Therapy to terminate a hemodynamically unstable arrhythmia can involve delivering a large shock significant enough to cause great discomfort for the patient. As such, there is a need for ICDs to accurately discriminate between hemodynamically unstable arrhythmias that require immediate treatment and other less serious types of arrhythmias. Typically, ICDs discriminate between hemodynamically unstable arrhythmias and other arrhythmias through analysis of the intracardiac electrogram, with features such as heart rate, interval regularity, and QRS morphology. Unfortunately, there are limits to the accuracy of discrimination that can be achieved using only data from intracardiac electrograms. However, reduced cardiac output is a hallmark of hemodynamically unstable arrhythmias and, as such, can be usefully applied in discrimination of the same, either in conjunction with data from an intracardiac electrogram or by itself.

Referring now to FIG. 15, a flow chart is shown illustrating a method of identifying a hemodynamically unstable arrhythmia in a patient. In an embodiment, the invention includes an implantable medical device including a processor, the medical device configured to execute operations of a method of identifying a hemodynamically unstable arrhythmia in a patient. In a first operation 1202, a movement sensor and an intracardiac electrogram sensor are implanted in a patient. Such devices can be implanted using standard surgical techniques. In some embodiments, the intracardiac electrogram sensor can be a part of a standard implantable CRM device, such as an ICD. The intracardiac electrogram sensor can use electrical stimulation leads in order to sense electrical activity within the heart. The movement sensor can be disposed on the electrical stimulation leads and positioned so as to produce a signal reflecting movement of one or both of the ventricles. In some embodiments, the movement sensor can be disposed in the body separately from other implanted components and can be configured to transmit a signal wirelessly.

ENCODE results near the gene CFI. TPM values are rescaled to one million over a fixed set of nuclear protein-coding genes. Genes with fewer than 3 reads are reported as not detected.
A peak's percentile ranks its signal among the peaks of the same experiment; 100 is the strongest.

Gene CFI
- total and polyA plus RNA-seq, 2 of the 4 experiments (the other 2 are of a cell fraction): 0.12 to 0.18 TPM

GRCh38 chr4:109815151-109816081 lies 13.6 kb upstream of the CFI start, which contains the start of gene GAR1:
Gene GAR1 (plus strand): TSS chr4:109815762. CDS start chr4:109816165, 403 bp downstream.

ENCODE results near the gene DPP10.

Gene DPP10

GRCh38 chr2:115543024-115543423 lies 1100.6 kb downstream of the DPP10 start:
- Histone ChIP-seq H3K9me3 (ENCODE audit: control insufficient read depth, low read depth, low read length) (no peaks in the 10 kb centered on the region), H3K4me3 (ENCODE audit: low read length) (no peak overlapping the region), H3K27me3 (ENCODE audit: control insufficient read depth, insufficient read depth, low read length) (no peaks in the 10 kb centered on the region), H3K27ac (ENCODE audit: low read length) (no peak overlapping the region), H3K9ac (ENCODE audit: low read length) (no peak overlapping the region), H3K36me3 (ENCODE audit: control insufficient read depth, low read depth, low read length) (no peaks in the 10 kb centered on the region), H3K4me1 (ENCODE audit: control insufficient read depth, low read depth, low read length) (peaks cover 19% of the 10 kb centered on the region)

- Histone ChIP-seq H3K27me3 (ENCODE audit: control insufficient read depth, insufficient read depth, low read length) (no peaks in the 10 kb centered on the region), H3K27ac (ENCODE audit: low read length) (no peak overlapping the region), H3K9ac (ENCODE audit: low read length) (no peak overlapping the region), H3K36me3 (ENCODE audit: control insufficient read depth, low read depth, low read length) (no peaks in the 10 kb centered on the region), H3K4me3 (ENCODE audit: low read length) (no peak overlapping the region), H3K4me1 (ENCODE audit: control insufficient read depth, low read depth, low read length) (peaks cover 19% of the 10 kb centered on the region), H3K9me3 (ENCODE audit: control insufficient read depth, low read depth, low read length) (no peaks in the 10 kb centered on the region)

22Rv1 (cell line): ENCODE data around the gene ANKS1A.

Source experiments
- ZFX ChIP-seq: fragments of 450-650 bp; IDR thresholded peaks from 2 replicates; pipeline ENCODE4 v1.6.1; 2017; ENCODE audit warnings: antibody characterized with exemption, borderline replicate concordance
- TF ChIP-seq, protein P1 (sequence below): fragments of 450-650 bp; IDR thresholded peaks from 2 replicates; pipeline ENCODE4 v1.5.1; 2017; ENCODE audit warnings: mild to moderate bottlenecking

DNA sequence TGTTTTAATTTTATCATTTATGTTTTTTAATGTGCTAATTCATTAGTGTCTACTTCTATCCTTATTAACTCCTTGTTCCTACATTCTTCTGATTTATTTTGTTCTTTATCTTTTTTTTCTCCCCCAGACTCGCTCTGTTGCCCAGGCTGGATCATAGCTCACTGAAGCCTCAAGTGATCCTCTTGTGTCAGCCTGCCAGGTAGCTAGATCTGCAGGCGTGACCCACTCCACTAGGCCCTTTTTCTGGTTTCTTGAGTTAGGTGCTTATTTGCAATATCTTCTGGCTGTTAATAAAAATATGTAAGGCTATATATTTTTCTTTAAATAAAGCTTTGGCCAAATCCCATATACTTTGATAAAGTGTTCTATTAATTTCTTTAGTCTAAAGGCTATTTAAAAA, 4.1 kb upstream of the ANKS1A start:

In a second operation 1204, signals from the movement sensor and the intracardiac electrogram sensor are monitored. This can also include recording and analyzing the signal data. In third operation 1206, the system can be configured to evaluate whether or not an arrhythmia is detected. This determination can be made on the basis of the signal from the intracardiac electrogram. Specifically, R-R frequency, R-R interval regularity, and QRS morphology can be assessed in order to determine whether or not the patient is currently exhibiting an arrhythmia. Various techniques for identifying an arrhythmia based on an electrogram signal can be used including such techniques described in U.S. Pat. No. 5,184,615 and U.S. Pat. No. 5,280,792, the contents of both of which are herein incorporated by reference.

Alternatively, the determination of whether or not an arrhythmia is occurring can be based on data from the movement sensor itself. For example, the frequency of oscillations in the movement data corresponding to full or even partial contraction can be used to assess whether or not an abnormal heart rhythm is present.